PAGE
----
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‘Human Error’ Leads To Guardian Soulmates Data Breach & Sexual Spam

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Spammers have been hitting users of the Guardian Soulmates website with explicit emails after their information was accidentally displayed on the site.

Spammers have been hitting users of the Guardian Soulmates website with sexually explicit emails after their information was accidentally displayed on the site. 

A victim of the dirty spam deluge tipped told the BBC that they had started to receive the explicit emails to an address they only used with the dating site run by The Guardian newspaper. 

Another anonymous user told the broadcaster: “I basically had been receiving spam […] directly referencing information that could only have come from the Soulmates database,” said another affected user, who also wished to remain anonymous.

“It’s all information that I was happy to put online at one point anyway, but when it’s used outside of context like that it does feel a lot more creepy.”

The user apparently contacted Guardian Soulmates to inform it of the spam problem back in November 2016, only receiving confirmation of the data breach late in April.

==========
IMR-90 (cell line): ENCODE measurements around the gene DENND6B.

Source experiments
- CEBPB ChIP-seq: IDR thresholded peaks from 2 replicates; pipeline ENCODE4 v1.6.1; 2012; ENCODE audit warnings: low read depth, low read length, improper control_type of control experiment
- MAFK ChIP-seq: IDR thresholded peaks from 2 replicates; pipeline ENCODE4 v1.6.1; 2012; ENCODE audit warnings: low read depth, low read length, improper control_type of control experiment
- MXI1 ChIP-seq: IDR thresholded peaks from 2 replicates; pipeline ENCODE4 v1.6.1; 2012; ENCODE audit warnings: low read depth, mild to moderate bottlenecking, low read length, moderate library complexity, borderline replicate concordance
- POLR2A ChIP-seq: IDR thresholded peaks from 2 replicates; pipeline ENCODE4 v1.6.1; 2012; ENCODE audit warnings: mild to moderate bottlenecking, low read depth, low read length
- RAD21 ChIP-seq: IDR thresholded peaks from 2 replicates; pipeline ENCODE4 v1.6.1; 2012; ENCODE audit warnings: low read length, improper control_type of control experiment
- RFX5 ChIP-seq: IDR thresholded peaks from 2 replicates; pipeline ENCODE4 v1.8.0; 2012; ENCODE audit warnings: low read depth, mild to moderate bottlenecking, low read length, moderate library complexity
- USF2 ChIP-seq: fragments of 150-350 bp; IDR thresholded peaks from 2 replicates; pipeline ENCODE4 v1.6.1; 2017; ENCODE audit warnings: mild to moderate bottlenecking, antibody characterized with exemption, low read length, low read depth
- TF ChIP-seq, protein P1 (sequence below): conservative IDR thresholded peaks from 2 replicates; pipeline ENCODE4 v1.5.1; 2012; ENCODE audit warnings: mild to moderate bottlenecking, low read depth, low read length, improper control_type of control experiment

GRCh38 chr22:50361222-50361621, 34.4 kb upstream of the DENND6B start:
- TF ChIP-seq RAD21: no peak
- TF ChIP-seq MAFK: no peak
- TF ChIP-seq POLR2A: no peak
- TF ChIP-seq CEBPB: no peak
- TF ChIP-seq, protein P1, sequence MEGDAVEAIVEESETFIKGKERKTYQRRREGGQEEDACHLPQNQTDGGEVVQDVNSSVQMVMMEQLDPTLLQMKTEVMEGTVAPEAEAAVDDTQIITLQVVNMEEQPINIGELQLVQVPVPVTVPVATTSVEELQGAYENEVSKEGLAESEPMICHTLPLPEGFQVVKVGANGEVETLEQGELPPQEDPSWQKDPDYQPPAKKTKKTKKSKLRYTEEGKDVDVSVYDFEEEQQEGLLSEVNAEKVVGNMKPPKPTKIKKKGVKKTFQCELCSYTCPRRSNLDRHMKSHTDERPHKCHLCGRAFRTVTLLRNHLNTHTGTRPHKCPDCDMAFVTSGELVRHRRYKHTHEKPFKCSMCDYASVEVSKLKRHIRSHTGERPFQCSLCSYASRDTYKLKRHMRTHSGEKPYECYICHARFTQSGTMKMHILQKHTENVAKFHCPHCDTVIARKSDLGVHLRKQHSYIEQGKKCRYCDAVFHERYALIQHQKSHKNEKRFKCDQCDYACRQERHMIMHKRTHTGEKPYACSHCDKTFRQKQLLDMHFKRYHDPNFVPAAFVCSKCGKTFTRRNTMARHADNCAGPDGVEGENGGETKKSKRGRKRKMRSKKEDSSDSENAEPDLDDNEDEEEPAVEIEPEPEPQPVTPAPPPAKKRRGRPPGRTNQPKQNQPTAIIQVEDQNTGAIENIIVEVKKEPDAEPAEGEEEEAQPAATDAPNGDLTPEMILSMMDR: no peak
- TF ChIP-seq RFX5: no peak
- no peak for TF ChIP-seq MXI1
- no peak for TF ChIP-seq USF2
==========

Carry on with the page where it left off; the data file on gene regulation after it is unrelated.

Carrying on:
Human error

FacepalmThe Guardian‘s publisher has blamed human error for the exposed emails, which would indicate that the breach was a back-office issue, now fixed, as opposed to a hacker exploiting a security hole. 

“Our ongoing investigations point to a human error by one of our third-party technology providers, which led to an exposure of an extract of data,” a spokeswoman told the BBC. 

“We can confirm we have received 27 enquiries from our members which show evidence of their email addresses used for their Soulmates account having been exposed,” she explained, noting that there was no indication that the data had been breached by an external party. 

Guardian News & Media apologised for the breach and committed to review its processes and operations with third-party suppliers. 

While spam filters can filter out unwanted emails, the IDs and email addressees of Guardian Soulmates users were revealed could be used by non-members of the site to find their profile and extract other more private information about them. 

It is not yeat clear how many people have been affected by the data breach, but it would appear to be a smaller breach than the Ashley Madison ‘adultery site’ hack that triggered spam splurges, extortion by cyber criminals, and saw the CEO of the site’s parent  company step down

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